How to Build a Web Copywriting Portfolio FAST
I’m not a very good liar by nature … apparently my mother did something right.
So, when I decided to become a copywriter, I immediately called people I knew. Being good friends, they referred me to business people they knew who needed help with their copy.
I was beside myself with visions of a seven-figure income. Until, that is, I got “the question” …
“Can you send me some samples of your work?”
OMG. I froze.
The first time I was asked that, I pretended to get really busy for a few days and ignored the email … not the best way to market yourself as a professional. I felt like a total idiot.
Finally, I got up the nerve to say, “I’m new and I don’t have any samples.”
Either out of sheer desperation or terminal niceness, they hired me … at a substantial discount, of course. But, hey. It was work, and now I’d have “a” sample.
Things worked that way for several months until I had an actual portfolio I could send people. The irony is that I hardly ever get asked for samples anymore, and I believe there’s a really good reason why.
The thing about having a portfolio is that it’s as much for YOU as it is for prospective clients. The best clients don’t ask for samples because they already know about you and your work from other clients with whom you’ve worked.
Build a Portfolio, Become a Better Copywriter, and Make More Money
Building a solid portfolio is as much about building your confidence as a copywriter as it about having something to send a prospect when you’re just starting out. The challenge for everyone new to copywriting is how to build your portfolio as quickly as possible.
Here’s a simple 4-step formula I used when I wanted to do more internet marketing consulting. This is an extremely fast way to build your portfolio as a web copywriter … and the best part is that it’s also a good way to land some new clients! (Not to mention REALLY honing your skills fast)
Get a list of the fastest growing local businesses.
Invest a few bucks in the Business Journal Book of Lists (bizjournals.com/BookofLists). Get the downloadable version – it’s easier and cheaper.
This little gem will give you a number of lists you can use to find local businesses. They list the fastest growing (my favorite), top 100, and will list all the top businesses by industry. They’ll give you the web site URL, mailing address, and even a contact person or two. Nice.
Pick a few businesses from industries in which you have some expertise.
While this step isn’t totally necessary, the fact that you have some expertise in that industry will help. For example, I wouldn’t select a business that sells maternity clothes. While I could eventually write some darned good copy, what I’m looking for here is SPEED, coupled with effective writing.
Re-write their web copy and critique the entire site.
This is the critical step. What I like to do (because I’m a techie at heart) is to download the entire web page into a WYSIWYG (What You See Is What You Get) software program called “Coffee Cup HTML Editor.”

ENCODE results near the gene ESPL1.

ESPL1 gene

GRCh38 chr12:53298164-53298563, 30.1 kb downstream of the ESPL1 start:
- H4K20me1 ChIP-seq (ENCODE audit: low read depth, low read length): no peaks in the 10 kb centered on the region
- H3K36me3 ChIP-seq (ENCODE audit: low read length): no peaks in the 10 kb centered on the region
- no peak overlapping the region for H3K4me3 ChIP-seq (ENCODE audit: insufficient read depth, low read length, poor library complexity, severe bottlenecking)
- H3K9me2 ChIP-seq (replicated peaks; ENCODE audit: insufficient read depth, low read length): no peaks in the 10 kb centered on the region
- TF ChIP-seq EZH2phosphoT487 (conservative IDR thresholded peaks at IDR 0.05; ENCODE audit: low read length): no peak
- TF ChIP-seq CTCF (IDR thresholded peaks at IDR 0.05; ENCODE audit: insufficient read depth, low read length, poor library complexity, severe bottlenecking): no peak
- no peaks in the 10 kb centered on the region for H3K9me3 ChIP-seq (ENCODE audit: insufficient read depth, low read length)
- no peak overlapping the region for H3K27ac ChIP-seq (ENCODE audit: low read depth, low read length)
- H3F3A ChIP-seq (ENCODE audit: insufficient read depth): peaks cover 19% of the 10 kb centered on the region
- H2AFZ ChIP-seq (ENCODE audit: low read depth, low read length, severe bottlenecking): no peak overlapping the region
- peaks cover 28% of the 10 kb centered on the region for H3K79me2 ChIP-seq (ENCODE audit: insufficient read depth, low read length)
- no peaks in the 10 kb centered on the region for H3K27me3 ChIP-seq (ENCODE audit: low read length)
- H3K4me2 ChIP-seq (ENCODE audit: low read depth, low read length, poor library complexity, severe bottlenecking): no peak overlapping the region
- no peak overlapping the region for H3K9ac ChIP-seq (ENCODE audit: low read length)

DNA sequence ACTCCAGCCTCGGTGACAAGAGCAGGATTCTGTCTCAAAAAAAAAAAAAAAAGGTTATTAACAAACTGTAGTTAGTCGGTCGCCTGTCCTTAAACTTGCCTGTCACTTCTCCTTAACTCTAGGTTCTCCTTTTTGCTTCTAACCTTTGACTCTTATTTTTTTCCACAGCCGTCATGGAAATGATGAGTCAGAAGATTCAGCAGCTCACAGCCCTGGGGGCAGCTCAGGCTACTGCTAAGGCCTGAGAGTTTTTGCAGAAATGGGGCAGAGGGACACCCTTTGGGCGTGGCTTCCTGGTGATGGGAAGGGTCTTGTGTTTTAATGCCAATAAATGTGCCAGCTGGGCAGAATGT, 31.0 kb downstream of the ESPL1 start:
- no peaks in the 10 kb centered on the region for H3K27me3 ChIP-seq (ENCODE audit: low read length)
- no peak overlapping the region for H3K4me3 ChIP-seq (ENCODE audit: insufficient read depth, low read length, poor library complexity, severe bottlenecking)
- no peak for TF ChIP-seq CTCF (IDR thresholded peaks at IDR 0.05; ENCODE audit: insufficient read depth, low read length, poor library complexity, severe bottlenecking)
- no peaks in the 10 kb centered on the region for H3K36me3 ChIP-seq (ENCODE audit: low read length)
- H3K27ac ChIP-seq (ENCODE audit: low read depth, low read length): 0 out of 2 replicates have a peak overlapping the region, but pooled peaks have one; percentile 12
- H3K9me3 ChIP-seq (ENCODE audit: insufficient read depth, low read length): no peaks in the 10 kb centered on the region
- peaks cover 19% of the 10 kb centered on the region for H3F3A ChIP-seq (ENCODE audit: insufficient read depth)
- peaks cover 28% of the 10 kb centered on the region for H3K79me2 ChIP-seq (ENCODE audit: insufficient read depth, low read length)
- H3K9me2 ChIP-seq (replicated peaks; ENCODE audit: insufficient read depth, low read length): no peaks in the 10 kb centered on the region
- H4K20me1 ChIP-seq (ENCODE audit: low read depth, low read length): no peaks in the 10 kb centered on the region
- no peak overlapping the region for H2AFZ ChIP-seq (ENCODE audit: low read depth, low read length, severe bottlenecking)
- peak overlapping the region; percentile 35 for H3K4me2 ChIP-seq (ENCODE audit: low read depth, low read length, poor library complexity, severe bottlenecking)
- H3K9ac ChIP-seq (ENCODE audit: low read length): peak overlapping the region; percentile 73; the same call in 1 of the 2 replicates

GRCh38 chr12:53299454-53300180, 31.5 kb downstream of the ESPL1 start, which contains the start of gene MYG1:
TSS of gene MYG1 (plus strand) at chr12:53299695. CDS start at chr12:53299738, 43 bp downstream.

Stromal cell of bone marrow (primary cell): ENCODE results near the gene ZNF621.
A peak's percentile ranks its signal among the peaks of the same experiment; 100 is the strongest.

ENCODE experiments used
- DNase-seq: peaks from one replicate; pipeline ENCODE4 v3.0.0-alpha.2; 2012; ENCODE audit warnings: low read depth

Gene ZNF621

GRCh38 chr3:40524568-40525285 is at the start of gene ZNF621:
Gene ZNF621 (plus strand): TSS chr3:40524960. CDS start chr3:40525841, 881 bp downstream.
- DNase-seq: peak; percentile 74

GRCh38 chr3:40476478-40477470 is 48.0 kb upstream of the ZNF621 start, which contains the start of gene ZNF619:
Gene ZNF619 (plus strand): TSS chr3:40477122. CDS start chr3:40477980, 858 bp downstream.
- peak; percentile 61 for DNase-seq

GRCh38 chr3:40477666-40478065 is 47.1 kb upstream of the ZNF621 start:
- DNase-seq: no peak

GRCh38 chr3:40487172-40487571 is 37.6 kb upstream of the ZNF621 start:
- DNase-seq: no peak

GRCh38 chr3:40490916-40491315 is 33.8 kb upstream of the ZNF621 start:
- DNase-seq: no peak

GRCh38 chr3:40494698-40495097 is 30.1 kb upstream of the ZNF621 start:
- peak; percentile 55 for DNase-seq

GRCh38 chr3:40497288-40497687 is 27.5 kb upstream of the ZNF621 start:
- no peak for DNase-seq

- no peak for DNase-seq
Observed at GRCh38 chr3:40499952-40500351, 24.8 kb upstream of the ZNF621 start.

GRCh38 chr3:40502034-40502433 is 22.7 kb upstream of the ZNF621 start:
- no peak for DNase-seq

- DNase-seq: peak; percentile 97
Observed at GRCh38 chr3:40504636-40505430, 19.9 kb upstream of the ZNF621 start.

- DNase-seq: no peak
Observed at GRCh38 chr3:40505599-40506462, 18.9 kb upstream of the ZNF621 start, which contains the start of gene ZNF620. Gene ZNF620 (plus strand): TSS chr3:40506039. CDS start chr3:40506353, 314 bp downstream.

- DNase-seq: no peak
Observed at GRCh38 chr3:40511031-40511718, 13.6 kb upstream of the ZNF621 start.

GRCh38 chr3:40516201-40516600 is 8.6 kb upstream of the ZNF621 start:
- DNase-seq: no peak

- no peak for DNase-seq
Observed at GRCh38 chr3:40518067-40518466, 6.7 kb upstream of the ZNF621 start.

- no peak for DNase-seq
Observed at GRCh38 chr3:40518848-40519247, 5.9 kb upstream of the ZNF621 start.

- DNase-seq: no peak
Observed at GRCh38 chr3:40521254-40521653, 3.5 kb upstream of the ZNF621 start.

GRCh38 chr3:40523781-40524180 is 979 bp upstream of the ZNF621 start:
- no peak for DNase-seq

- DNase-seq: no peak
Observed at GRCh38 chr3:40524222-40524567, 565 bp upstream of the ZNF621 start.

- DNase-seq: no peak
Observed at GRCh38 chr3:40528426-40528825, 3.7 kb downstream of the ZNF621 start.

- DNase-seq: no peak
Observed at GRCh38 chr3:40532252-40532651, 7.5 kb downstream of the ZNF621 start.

It’s a one-click process to download the ENTIRE code for the site, and I can then edit the page in software that works just like MS Word (I don’t have to know HTML). Then, I’ll “show” them their web page completely redone.
But don’t worry … you won’t have to do any of that. Just copy and paste the web copy into Word and edit from there.
Put together a “Before and After” page and add it to your portfolio as a sample of your work.
Now, add to that page some specific suggestions on how this company can improve their site. Focus on two aspects:
- How can they improve lead generation (capturing visitors)? Most companies don’t do this at all.
- How can they improve their conversion rates (converting visitors into buyers)?
And … voila! You’ve got a portfolio with samples of your work!
(Optional). Write a letter to the company.
This is where it gets a little scary. Write a letter to the company (preferably the marketing person) and explain that as a web copywriter, you routinely examine business web sites to hone your skills. In your examination of their site, you noticed some things that could improve their sales.
Then, offer a couple of ideas, no strings attached. You’re not selling yet … just building a relationship.
I’ve landed some nice clients with this technique. You run the risk of offending the marketing person, but in my book it’s well worth that risk.
How to Dramatically Improve This Process …
The VAST majority of business web sites have lousy copy. They’re designed by graphic designers who care more about how it looks than making sales. Or, they’re designed by a marketing pro who’s never written a lick of winning copy.
You get to step in, become an immediate hero, and build your portfolio in a matter of weeks, not months.
I can honestly say that I NEVER would have had the confidence to tear apart and rebuild an existing website without first studying Nick Usborne’s Copywriting 2.0: Your Complete Guide to Writing Web Copy that Converts. It saved me hours upon hours of time, and gave me the confidence I needed to tackle website after website.
Do yourself a huge favor. Get Nick’s program. Then, get out there and write some copy!
Until May 26th:
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